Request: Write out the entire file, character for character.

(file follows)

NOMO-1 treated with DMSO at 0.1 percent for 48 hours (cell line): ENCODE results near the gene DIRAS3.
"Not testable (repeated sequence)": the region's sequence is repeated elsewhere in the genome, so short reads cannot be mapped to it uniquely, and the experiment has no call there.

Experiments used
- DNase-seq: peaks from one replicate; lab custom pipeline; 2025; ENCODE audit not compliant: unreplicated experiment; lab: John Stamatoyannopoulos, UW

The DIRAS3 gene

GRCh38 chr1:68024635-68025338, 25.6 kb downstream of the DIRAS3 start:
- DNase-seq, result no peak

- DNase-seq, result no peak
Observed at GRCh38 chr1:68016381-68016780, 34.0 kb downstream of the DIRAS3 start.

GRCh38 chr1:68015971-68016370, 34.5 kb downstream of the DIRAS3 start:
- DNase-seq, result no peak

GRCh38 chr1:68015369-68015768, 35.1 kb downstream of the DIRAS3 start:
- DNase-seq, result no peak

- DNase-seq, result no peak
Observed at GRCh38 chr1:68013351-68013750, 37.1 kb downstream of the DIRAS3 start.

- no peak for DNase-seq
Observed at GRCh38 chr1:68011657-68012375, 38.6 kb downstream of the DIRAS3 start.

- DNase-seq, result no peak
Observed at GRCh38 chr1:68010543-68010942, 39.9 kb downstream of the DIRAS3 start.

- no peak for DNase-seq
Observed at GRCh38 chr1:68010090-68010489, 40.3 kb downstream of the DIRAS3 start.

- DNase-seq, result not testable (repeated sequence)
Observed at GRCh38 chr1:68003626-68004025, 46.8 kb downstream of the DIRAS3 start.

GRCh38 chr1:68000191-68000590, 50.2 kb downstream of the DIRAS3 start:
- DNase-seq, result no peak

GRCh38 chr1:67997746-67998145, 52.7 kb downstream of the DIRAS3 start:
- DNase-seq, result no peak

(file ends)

NOMO-1 treated with DMSO at 0.1 percent for 48 hours (cell line): ENCODE results near the gene DIRAS3.
"Not testable (repeated sequence)": the region's sequence is repeated elsewhere in the genome, so short reads cannot be mapped to it uniquely, and the experiment has no call there.

Experiments used
- DNase-seq: peaks from one replicate; lab custom pipeline; 2025; ENCODE audit not compliant: unreplicated experiment; lab: John Stamatoyannopoulos, UW

The DIRAS3 gene

GRCh38 chr1:68024635-68025338, 25.6 kb downstream of the DIRAS3 start:
- DNase-seq, result no peak

- DNase-seq, result no peak
Observed at GRCh38 chr1:68016381-68016780, 34.0 kb downstream of the DIRAS3 start.

GRCh38 chr1:68015971-68016370, 34.5 kb downstream of the DIRAS3 start:
- DNase-seq, result no peak

GRCh38 chr1:68015369-68015768, 35.1 kb downstream of the DIRAS3 start:
- DNase-seq, result no peak

- DNase-seq, result no peak
Observed at GRCh38 chr1:68013351-68013750, 37.1 kb downstream of the DIRAS3 start.

- no peak for DNase-seq
Observed at GRCh38 chr1:68011657-68012375, 38.6 kb downstream of the DIRAS3 start.

- DNase-seq, result no peak
Observed at GRCh38 chr1:68010543-68010942, 39.9 kb downstream of the DIRAS3 start.

- no peak for DNase-seq
Observed at GRCh38 chr1:68010090-68010489, 40.3 kb downstream of the DIRAS3 start.

- DNase-seq, result not testable (repeated sequence)
Observed at GRCh38 chr1:68003626-68004025, 46.8 kb downstream of the DIRAS3 start.

GRCh38 chr1:68000191-68000590, 50.2 kb downstream of the DIRAS3 start:
- DNase-seq, result no peak

GRCh38 chr1:67997746-67998145, 52.7 kb downstream of the DIRAS3 start:
- DNase-seq, result no peak